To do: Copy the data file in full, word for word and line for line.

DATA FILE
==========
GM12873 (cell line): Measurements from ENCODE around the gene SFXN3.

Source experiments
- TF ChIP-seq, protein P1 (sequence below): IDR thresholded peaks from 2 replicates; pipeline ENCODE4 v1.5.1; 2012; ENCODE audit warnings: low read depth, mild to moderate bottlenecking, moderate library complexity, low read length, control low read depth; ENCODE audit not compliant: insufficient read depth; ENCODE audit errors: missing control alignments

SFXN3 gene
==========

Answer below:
GM12873 (cell line): Measurements from ENCODE around the gene SFXN3.

Source experiments
- TF ChIP-seq, protein P1 (sequence below): IDR thresholded peaks from 2 replicates; pipeline ENCODE4 v1.5.1; 2012; ENCODE audit warnings: low read depth, mild to moderate bottlenecking, moderate library complexity, low read length, control low read depth; ENCODE audit not compliant: insufficient read depth; ENCODE audit errors: missing control alignments

SFXN3 gene